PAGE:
Hilary Parker Gets Crafty with Statistics in Her Not-So-Standard Job
January 11, 2016
We recently spoke with Hilary Parker, senior data analyst at Etsy and co-host of Not So Standard Deviations, a podcast about data science, with Roger Peng of the Johns Hopkins Bloomberg School of Public Health. Hilary studied mathematics and microbiology at Pomona College and holds a PhD in Biostatistics from Johns Hopkins Bloomberg School of Public Health. She shared with us the role statistics play in her job at Etsy and her advice for students considering a career in statistics.
You are a senior data analyst at a company few would suspect thrives on data–Etsy. What role do statistics and analytics play in your job?
I often tell statisticians that I’m an internal statistical consultant, with the advantage of always working with the same (very large and very complex) dataset. When I first started, I had four to five teams that focused on different parts of the website, and I would help them with any question that arose. As I have spent more time here, I’ve become more interested specifically in how we run experiments, which are conceptually very similar to the clinical trials used for drug development. In retrospect, it makes sense that I’d be most interested in this coming from biostatistics!
These days I spend a lot of time helping to develop our internal tooling that automates top-level analysis on experiments. It’s been very interesting to see how we can scale decision-making and statistical thinking within a company!
Your education leaned heavily towards statistics early in your undergraduate studies. When did you first realize this was a passion of yours?
Throughout school, I was always one of the “math and science” kids, and loved just about every math class I took. My mom is a mathematician, and in college I veered away from math early on — probably a bit of a delayed teenage rebellion! Fortunately, a variety of statistics classes, as well as my beloved Real Analysis class, got me back on track.
Much more than a specific aha moment, I became more passionate for statistics as I gained more and more expertise in it, and also as I made more friends in the field. Liking math certainly helped, but I think experience and time in a field are underrated.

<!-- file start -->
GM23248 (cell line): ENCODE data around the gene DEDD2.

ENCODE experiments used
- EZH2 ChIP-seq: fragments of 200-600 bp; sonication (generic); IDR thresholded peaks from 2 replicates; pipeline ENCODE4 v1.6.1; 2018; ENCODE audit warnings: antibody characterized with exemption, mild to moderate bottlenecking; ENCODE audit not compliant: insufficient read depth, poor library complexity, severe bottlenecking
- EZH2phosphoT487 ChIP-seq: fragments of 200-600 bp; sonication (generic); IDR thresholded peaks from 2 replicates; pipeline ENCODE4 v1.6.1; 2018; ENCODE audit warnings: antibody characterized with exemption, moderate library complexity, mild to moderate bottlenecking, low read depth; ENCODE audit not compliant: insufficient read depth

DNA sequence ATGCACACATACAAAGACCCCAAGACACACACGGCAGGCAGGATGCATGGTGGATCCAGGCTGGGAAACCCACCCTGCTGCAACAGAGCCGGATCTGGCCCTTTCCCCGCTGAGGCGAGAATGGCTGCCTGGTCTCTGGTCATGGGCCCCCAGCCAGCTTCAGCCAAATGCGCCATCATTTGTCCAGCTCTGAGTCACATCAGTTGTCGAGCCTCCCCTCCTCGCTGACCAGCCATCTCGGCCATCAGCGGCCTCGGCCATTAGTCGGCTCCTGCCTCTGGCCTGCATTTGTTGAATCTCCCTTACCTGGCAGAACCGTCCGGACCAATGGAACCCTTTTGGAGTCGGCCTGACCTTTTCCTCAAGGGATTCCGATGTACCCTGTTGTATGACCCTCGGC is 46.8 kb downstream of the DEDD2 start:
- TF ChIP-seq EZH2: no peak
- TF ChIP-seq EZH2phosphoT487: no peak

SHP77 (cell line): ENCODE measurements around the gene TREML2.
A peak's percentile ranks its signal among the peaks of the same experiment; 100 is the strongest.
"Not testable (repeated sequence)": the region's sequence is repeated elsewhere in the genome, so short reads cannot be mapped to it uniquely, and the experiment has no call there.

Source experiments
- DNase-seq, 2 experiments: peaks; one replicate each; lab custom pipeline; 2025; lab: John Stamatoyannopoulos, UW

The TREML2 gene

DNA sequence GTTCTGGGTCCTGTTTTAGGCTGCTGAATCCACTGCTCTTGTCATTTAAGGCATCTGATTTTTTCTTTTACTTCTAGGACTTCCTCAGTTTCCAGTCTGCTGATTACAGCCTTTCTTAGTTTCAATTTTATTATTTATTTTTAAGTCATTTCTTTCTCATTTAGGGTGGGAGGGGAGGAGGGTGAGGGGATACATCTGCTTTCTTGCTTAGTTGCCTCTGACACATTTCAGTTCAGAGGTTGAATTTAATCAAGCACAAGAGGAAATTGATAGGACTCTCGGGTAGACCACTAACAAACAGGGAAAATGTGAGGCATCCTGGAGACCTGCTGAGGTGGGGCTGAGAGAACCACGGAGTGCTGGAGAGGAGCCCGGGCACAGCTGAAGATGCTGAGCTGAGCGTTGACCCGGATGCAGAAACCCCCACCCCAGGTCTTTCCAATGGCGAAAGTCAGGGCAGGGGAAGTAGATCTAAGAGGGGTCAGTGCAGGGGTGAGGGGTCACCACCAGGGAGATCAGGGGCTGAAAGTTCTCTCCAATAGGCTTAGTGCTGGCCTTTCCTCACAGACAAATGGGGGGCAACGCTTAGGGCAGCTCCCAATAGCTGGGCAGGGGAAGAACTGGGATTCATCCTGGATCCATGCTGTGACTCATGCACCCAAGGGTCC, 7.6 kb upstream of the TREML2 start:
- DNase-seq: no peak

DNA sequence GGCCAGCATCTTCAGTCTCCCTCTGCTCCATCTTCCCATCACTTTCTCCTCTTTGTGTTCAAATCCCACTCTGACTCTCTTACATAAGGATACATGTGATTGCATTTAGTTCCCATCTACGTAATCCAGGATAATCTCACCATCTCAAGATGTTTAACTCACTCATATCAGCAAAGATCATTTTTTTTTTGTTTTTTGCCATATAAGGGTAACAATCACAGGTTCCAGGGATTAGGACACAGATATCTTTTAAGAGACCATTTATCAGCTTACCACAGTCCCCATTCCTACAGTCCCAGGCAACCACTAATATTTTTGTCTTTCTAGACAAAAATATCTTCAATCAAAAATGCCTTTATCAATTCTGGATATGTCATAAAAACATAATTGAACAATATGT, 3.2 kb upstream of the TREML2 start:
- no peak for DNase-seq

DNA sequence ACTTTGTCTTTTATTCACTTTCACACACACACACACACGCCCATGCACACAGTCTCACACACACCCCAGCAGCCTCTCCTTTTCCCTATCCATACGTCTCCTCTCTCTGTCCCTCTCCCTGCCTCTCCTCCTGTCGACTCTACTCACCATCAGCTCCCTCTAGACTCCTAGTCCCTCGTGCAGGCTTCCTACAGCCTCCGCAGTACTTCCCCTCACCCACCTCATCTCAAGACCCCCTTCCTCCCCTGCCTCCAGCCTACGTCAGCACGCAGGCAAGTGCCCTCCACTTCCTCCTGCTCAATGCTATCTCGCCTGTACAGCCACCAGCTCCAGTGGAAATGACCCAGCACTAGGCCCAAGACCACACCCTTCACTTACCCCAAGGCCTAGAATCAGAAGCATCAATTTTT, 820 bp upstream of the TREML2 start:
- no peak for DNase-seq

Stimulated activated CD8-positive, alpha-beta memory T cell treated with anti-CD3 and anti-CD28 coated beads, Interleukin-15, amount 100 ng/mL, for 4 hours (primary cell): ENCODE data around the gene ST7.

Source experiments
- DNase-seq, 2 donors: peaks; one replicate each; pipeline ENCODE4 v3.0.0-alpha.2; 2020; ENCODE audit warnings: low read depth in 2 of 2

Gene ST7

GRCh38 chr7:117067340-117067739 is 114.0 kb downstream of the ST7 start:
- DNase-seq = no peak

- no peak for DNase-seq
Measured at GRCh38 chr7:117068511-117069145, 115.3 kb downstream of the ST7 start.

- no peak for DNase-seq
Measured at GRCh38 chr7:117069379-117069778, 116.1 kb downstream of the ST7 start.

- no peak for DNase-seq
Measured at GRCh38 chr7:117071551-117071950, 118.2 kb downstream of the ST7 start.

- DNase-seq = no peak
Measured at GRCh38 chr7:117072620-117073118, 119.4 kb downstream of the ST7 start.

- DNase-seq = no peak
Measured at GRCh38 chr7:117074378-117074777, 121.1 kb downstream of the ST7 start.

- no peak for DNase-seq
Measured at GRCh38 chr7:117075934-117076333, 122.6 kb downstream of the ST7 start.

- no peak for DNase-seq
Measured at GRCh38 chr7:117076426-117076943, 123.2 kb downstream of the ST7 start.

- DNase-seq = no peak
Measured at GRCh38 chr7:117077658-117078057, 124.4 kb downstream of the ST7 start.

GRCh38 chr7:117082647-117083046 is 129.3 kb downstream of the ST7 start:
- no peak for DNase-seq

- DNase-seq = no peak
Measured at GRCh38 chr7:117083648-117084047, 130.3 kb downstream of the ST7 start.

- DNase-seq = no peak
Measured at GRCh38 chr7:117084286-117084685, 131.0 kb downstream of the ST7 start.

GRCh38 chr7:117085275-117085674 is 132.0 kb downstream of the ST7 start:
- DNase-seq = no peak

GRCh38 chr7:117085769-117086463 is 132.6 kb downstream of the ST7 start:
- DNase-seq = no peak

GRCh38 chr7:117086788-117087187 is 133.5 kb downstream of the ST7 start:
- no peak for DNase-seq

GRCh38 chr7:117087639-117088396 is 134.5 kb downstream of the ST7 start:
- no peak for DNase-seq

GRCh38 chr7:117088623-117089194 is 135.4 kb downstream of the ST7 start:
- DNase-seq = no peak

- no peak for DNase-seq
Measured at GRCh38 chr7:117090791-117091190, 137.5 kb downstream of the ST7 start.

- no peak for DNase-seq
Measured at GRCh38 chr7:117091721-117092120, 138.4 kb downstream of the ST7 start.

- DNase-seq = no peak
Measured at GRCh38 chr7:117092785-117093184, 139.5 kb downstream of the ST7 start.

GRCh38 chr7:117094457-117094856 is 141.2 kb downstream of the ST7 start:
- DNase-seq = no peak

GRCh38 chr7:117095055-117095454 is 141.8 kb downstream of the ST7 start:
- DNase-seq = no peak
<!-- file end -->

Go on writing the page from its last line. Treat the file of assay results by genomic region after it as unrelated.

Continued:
For instance, whenever I write up an analysis, I’m usually thinking to myself “I can’t wait to show my coworker what I just did!” or “I’m glad I got to finally apply this method I heard about once.” or even “I can’t wait to tweet this out and see if my friend at another company has tried this.”
Becoming more established, gaining more experience, and finding more peers is very positively correlated with my enjoyment of the field. So I think that’s something that’s important for people just starting out, who might be worried (as I was) that they’re not “passionate enough.”
What advice would you give to high school students thinking about majoring in statistics?
It’s such a great field! Not only is the industry booming, but more importantly, the disciplines of statistics teaches you to think analytically, which I find helpful for just about every problem I run into. It’s also a great field to be interested in as a generalist– rather than dedicating yourself to studying one subject, you are deeply learning a set of tools that you can apply to any subject that you find interesting. Just one glance at the topics covered on The Upshot or 538 can give you a sense of that. There’s politics, sports, health, history… the list goes on! It’s a field with endless possibility for growth and exploration, and as I mentioned above, the more I explore the more excited I get about it.
You are incredibly passionate about the role statistics can play in the world and the community around it. What do you see in the future for the growth of statistics?
It’s such an exciting time to be in statistics. The volume of data that can be produced and stored has grown so much in the past couple of decades, and I think the interest in the field stems very practically from folks trying to make sense of it. Coupled with that is a level of investment and development in statistical programming languages like R that is unprecedented. As a result, the barrier to doing analysis is lower than ever and many people are dipping their toes in, which adds a lot of fresh perspectives and enthusiasm for the field. It also means that there are a large number of people who are eager to learn some more theory or sophisticated techniques. Seeing the groundswell has been so much fun! While specific applications may come in or out, I think the popularity of statistics as a whole is here to stay.
Tell us about the podcast, Not So Standard Deviations, you host with Roger Peng. What made you decided to start it and what topics do you want to cover?
I can’t take too much credit for the podcast as it was mostly Roger’s idea! The goal is mostly just to have fun and let folks listen in on the types of conversations that we have in more casual settings than the classroom or formal presentations. What helps most is that because I’m in industry and Roger has spent much more time in academia than I ever did, we both genuinely have lots of questions for each other. So people really are listening in on us learning from each other.
In terms of topics, I know that we both want to respond to whatever buzz there is in the statistics and data science worlds. We also have some tried-and-true topics like reproducibility that we could each talk about for ages.
Get Your Class Involved Offer the challenge as extra credit or as a class assignment Volunteer to help students form teams, and/or to sponsor teams Offer your classroom as a meeting and work space for student teams Assess your students’ knowledge and interest in statistics Motivate them about the future benefits of learning statistical skills …
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